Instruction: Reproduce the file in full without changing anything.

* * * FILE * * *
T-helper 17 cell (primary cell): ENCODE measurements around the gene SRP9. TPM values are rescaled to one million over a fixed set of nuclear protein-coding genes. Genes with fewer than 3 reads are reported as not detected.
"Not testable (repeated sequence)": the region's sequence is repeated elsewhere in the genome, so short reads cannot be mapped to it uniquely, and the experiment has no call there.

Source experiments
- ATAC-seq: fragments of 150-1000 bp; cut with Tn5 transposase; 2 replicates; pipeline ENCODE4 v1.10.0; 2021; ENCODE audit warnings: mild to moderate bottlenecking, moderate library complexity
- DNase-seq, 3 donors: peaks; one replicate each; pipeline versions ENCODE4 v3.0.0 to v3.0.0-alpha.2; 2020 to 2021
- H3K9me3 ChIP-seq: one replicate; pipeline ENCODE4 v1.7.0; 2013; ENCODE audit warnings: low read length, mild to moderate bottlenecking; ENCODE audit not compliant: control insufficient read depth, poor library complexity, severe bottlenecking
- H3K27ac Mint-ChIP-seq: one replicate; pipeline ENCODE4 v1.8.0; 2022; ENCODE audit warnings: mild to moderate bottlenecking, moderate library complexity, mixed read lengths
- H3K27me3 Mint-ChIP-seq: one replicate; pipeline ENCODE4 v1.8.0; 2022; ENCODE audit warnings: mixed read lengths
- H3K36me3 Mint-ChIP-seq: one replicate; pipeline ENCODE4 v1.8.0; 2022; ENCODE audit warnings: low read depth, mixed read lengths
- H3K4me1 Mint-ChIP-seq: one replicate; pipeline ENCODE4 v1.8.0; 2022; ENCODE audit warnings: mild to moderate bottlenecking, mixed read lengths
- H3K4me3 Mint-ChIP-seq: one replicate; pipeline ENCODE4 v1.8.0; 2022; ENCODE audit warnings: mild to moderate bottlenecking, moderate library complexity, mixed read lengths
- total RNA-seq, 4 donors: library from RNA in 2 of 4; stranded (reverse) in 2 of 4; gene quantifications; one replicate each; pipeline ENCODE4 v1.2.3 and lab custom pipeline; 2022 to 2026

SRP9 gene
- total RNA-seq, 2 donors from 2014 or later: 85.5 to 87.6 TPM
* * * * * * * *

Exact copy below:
T-helper 17 cell (primary cell): ENCODE measurements around the gene SRP9. TPM values are rescaled to one million over a fixed set of nuclear protein-coding genes. Genes with fewer than 3 reads are reported as not detected.
"Not testable (repeated sequence)": the region's sequence is repeated elsewhere in the genome, so short reads cannot be mapped to it uniquely, and the experiment has no call there.

Source experiments
- ATAC-seq: fragments of 150-1000 bp; cut with Tn5 transposase; 2 replicates; pipeline ENCODE4 v1.10.0; 2021; ENCODE audit warnings: mild to moderate bottlenecking, moderate library complexity
- DNase-seq, 3 donors: peaks; one replicate each; pipeline versions ENCODE4 v3.0.0 to v3.0.0-alpha.2; 2020 to 2021
- H3K9me3 ChIP-seq: one replicate; pipeline ENCODE4 v1.7.0; 2013; ENCODE audit warnings: low read length, mild to moderate bottlenecking; ENCODE audit not compliant: control insufficient read depth, poor library complexity, severe bottlenecking
- H3K27ac Mint-ChIP-seq: one replicate; pipeline ENCODE4 v1.8.0; 2022; ENCODE audit warnings: mild to moderate bottlenecking, moderate library complexity, mixed read lengths
- H3K27me3 Mint-ChIP-seq: one replicate; pipeline ENCODE4 v1.8.0; 2022; ENCODE audit warnings: mixed read lengths
- H3K36me3 Mint-ChIP-seq: one replicate; pipeline ENCODE4 v1.8.0; 2022; ENCODE audit warnings: low read depth, mixed read lengths
- H3K4me1 Mint-ChIP-seq: one replicate; pipeline ENCODE4 v1.8.0; 2022; ENCODE audit warnings: mild to moderate bottlenecking, mixed read lengths
- H3K4me3 Mint-ChIP-seq: one replicate; pipeline ENCODE4 v1.8.0; 2022; ENCODE audit warnings: mild to moderate bottlenecking, moderate library complexity, mixed read lengths
- total RNA-seq, 4 donors: library from RNA in 2 of 4; stranded (reverse) in 2 of 4; gene quantifications; one replicate each; pipeline ENCODE4 v1.2.3 and lab custom pipeline; 2022 to 2026

SRP9 gene
- total RNA-seq, 2 donors from 2014 or later: 85.5 to 87.6 TPM